Power transformer bushings – market trends

Power transformer bushings – market trends

Special Edition – Bushings

Abstract

Bushings are critical for the safety of power networks. With the power transformer collective market expected to reach around 3.1 billion USD in the European Union over the next ten years, the market for transformer bushings is also developing in parallel. It is expected that the HV bushings market in the EU will reach close to 60 million USD in the same period. Within the EU, Germany is going to be the largest market for the next ten years. Globally, Western Europe remains one of the key markets for bushings, driven by replacements, along with the USA, China, India and Australia.

Keywords: Transformer bushings, market overview, future trends, online condition monitoring, porcelain, composite

1. Introduction

All generated electricity is channelled through power transformers, and every piece of this equipment is critical for its continuous supply. Overloaded grids in developing countries, aging substation infrastructure in mature markets, and increased renewable penetration are all factors that are causing significantly more stress on grid transformers. This stress leads to failures, which in turn not only cause cascaded blackouts, but also may result in catastrophic events like transformer explosions and fires that can cause casualties.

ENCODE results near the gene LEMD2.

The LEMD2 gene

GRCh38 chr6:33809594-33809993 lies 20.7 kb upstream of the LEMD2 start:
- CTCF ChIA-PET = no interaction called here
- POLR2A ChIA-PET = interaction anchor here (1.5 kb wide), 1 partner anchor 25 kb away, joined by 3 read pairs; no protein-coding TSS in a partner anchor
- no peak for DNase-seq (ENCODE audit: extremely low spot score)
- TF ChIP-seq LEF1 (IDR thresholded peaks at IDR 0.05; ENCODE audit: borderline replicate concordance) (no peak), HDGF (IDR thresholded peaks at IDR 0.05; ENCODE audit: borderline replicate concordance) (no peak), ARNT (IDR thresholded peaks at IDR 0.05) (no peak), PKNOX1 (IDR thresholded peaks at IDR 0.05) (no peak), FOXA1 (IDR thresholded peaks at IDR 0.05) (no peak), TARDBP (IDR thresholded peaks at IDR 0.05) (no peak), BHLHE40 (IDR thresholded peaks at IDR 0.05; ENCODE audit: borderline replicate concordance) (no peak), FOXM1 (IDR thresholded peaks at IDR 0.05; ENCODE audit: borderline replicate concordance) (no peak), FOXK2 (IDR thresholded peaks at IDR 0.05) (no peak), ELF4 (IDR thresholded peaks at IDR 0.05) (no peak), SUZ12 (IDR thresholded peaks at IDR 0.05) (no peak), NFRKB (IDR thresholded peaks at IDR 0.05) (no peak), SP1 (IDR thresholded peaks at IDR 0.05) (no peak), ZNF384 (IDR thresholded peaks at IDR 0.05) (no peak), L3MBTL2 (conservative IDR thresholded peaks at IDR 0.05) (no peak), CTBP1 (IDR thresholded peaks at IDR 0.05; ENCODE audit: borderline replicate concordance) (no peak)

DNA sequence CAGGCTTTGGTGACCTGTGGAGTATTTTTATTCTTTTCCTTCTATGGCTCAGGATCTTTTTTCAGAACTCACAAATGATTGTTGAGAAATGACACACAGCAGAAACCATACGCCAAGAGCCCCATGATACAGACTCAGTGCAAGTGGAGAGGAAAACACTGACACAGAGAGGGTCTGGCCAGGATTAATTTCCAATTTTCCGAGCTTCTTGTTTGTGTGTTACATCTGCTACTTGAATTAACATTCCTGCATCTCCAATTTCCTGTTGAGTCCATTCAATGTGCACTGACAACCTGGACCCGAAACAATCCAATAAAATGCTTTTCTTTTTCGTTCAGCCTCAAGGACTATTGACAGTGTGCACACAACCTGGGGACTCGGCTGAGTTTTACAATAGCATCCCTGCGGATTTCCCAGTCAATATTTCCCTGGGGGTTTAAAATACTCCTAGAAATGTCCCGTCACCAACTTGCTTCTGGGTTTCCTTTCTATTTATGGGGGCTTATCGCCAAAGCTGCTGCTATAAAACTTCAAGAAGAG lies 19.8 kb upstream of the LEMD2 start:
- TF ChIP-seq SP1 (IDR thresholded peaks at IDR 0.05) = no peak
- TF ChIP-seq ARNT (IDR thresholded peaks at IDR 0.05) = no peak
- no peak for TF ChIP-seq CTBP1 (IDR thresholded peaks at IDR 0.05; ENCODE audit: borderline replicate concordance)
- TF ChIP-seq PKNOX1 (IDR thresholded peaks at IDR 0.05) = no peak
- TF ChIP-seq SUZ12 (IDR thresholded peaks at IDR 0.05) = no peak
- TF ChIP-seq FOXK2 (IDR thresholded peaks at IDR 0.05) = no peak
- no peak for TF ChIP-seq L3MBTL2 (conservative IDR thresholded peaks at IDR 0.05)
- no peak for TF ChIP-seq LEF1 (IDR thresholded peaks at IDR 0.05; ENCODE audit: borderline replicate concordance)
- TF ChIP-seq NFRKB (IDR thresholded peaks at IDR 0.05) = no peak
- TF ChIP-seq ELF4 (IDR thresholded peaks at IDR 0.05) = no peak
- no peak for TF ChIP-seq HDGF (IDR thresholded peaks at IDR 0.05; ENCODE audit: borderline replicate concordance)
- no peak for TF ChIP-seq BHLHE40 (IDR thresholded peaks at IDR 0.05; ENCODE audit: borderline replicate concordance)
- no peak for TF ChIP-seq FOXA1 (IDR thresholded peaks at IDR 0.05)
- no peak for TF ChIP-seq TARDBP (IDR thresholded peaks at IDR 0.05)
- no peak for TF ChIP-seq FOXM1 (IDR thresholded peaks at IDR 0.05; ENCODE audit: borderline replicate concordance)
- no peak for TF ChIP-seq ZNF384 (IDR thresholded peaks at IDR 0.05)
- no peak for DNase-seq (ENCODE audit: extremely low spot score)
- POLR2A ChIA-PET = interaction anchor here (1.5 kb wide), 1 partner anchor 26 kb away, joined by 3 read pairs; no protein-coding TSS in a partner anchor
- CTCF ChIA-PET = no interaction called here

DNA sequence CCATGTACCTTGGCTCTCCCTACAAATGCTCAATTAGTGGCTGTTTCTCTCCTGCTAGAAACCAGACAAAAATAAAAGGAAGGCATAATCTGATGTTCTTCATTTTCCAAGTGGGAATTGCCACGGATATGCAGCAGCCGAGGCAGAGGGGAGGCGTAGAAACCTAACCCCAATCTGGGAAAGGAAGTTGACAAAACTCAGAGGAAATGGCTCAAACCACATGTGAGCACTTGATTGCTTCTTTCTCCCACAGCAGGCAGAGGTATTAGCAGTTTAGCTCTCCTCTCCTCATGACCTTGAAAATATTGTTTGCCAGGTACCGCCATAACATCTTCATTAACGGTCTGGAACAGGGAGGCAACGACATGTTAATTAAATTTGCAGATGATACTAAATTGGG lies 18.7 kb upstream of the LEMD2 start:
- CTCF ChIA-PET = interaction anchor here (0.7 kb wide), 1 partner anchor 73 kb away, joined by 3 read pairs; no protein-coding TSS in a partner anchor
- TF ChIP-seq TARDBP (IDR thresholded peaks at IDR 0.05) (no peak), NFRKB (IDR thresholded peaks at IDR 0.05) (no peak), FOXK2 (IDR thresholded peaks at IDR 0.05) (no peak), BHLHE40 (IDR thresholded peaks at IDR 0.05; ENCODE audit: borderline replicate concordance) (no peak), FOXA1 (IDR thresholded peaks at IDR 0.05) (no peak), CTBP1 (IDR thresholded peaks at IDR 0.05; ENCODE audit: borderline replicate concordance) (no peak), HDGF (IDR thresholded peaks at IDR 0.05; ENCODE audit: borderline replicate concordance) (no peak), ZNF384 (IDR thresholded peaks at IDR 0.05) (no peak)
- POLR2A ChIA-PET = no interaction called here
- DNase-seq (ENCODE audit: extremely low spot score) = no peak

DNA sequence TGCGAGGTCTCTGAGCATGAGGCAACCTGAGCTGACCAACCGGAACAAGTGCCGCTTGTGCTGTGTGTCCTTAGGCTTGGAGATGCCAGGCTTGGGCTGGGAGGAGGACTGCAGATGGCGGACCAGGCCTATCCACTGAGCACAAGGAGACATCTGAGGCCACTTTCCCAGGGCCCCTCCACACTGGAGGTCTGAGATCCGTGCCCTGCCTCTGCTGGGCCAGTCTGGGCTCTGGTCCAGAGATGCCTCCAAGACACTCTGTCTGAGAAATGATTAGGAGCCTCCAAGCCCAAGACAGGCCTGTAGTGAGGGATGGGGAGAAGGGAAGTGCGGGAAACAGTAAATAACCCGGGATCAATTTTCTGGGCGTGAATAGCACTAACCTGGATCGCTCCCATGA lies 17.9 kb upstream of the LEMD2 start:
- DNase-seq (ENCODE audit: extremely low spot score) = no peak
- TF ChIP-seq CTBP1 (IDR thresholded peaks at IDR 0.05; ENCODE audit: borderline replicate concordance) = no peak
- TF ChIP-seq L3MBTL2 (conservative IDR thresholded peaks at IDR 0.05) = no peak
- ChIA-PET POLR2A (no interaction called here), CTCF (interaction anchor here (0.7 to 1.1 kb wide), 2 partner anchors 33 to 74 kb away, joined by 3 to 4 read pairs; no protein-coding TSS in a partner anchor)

After windings and tap changers, bushings are the third major point of transformer failure [1, 2]. Nearly 20% of all power transformer failures located in transmission substations and generator step-up (GSU) applications are caused by bushings. In the transmission grid, transformer bushing failures dominate in high voltage (HV) and extra-high voltage (EHV) transformers (220 kV to 400 kV), as compared to GSU and distribution transformers. The statistics in Europe shows that bushing failures occur between 12 and 20 years after the installation (midlife of a transformer). In 2012, CIGRE conducted a survey (A2.37 Transformer Reliability Survey) [1] which included 56 utilities from 21 countries. The survey concluded that almost 17% of substation transformers failures are caused by bushings. Additionally, more than 40% of the total bushings failures resulted in either a fire or explosion incident. All these factors indicate a high risk of bushing failure and its impact on the grid through transformers.